The Supreme Court has overturned a decision striking down a law under which a man was charged with withholding information in connection with the killing of a young man in Sligo.
The State and DPP had appealed against a High Court declaration that Section 9.1.b of the Offences Against the State (Amendment) Act 1998 is unconstitutional because it offends the constitutional right to remain silent and is "impermissibly vague and uncertain".
Giving the five-judge Supreme Court decision reversing that declaration, Mr Justice Peter Charleton said Section 9.1.b does not change the principle that, unless a participant wishes to speak of their own volition, the law should not compel them to self-incriminate as to their commission of a crime.
The challenge to section 9.1.b was brought by Michael Sweeney, Bog Road, Ballinrobe, Co Mayo.
He was a suspect in the Garda investigation into the killing of 23-year-old Tom Ward who was beaten to death outside his parents' home in Sligo and died on August 13, 2007.
Mr Sweeney was twice interviewed informally by gardaí before being arrested and detained for questioning in connection with the killing.
He was never charged with that offence but was charged in 2011 under Section 9.1.b with withholding information which might have led to arrest or prosecution of another person in relation to it.
He was due for trial in 2014 but that was on hold pending his challenge to Section 9.1.b.
His action was against the State and DPP and submissions were also made by the Irish Human Rights and Equality Commission.
In the Supreme Court judgment on today, Mr Justice Charleton said it was an agreed fact Mr Sweeney was warned by gardaí at all times he was not obliged to say anything unless he wished to do so.
Mr Sweeney had said "absolutely nothing", whether incriminating or exculpatory or otherwise.
He was not being prosecuted for saying anything in a police context but rather for alleged awareness of this murder and not assisting the authorities in accordance with the statutory definition.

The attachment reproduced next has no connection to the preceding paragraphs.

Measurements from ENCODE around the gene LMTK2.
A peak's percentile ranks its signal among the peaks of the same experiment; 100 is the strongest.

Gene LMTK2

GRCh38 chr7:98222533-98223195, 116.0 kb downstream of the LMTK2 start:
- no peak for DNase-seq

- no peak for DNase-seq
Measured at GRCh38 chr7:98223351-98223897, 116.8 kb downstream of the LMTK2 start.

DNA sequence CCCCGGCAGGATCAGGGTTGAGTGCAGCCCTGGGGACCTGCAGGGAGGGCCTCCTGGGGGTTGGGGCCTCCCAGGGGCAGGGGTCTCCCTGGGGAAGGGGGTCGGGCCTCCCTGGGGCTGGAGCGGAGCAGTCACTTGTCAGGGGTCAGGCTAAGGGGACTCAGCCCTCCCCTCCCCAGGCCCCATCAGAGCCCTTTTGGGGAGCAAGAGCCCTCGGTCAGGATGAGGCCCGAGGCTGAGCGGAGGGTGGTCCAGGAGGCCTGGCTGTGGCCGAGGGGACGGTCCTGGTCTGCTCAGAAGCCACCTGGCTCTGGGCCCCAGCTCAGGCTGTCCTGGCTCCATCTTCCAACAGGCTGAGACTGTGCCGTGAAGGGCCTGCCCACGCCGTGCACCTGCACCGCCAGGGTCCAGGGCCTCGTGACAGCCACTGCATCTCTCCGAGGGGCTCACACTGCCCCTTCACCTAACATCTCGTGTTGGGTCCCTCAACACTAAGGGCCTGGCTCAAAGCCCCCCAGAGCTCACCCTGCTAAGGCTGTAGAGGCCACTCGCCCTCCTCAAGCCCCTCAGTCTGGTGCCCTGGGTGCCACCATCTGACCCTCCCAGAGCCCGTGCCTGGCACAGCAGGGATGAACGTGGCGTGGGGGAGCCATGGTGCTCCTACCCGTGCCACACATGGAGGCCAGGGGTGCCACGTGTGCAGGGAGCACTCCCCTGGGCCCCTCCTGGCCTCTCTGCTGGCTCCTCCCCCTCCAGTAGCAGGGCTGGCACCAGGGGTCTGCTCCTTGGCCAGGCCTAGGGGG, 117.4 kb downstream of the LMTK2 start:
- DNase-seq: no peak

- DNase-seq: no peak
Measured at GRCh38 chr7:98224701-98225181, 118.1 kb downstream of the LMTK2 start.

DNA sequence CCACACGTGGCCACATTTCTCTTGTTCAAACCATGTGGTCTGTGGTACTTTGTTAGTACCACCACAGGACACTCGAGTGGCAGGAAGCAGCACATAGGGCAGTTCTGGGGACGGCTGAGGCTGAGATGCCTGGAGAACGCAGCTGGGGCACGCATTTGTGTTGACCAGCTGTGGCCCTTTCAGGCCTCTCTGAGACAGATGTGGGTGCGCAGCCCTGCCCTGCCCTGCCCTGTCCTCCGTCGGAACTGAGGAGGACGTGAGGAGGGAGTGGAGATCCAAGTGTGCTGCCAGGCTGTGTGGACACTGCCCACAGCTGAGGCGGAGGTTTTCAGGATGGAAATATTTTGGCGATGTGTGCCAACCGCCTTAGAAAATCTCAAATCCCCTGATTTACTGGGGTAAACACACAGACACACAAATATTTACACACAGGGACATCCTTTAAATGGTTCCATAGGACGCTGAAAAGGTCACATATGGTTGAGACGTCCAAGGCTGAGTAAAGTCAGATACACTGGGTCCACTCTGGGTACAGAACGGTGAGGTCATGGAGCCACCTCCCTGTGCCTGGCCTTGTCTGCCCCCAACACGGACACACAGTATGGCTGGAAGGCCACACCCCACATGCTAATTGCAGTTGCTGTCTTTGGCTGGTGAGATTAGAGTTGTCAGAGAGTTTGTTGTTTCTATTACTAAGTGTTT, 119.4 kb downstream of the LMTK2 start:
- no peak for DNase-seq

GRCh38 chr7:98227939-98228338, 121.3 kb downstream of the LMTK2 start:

There was "nothing" in the legislation which would enable any aspect of such interview to be used in evidence against an accused.
As a general proposition, the law also does not permit the prosecution to question an accused at trial about why they chose not to answer a particular question, he added.
Section 9.1.6 "could in no rational way" be construed as enabling a conviction merely because a person when officially questioned remained silent.
The provision, he said, applies only to those with information about the commission of a serious offence.
Those who have such information, and who know or believe that disclosing it might be of material assistance in securing the apprehension, prosecution or conviction of another person, are obliged to disclose it to the Garda.
The section specifically rules out those who have a reasonable excuse for not coming forward, he said.
That meant the requirement to co-operate applies to witnesses to crime, those who are non-participants or who otherwise lack reasonable excuse for not coming forward.
Witnessing crime or being at the scene of a crime or having information about a crime is not an offence, he said. Where a serious crime, in this case, murder, has been committed, those with relevant information are obliged by the section to communicate it to gardaí.
The inherent obligations of the section are "clear", he said. The section, as it applies to this offence, the commission by another person of murder, is not productive of inconsistent application or likely to lead to arbitrary enforcement.
The "definitional elements" of the crime are clear and do not infringe the constitutional prohibition against vagueness, he held.
Section 9.1.6 protects the right to silence of any person who does not wish to speak about their own involvement in a crime and protects the right to silence where to speak would incriminate that person, he ruled.
Orders arising from the judgment will be made next week.